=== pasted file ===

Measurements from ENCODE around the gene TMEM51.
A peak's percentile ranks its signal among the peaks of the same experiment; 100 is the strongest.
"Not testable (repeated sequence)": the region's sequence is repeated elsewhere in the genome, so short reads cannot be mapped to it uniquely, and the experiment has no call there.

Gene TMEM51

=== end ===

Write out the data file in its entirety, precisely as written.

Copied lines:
Measurements from ENCODE around the gene TMEM51.
A peak's percentile ranks its signal among the peaks of the same experiment; 100 is the strongest.
"Not testable (repeated sequence)": the region's sequence is repeated elsewhere in the genome, so short reads cannot be mapped to it uniquely, and the experiment has no call there.

Gene TMEM51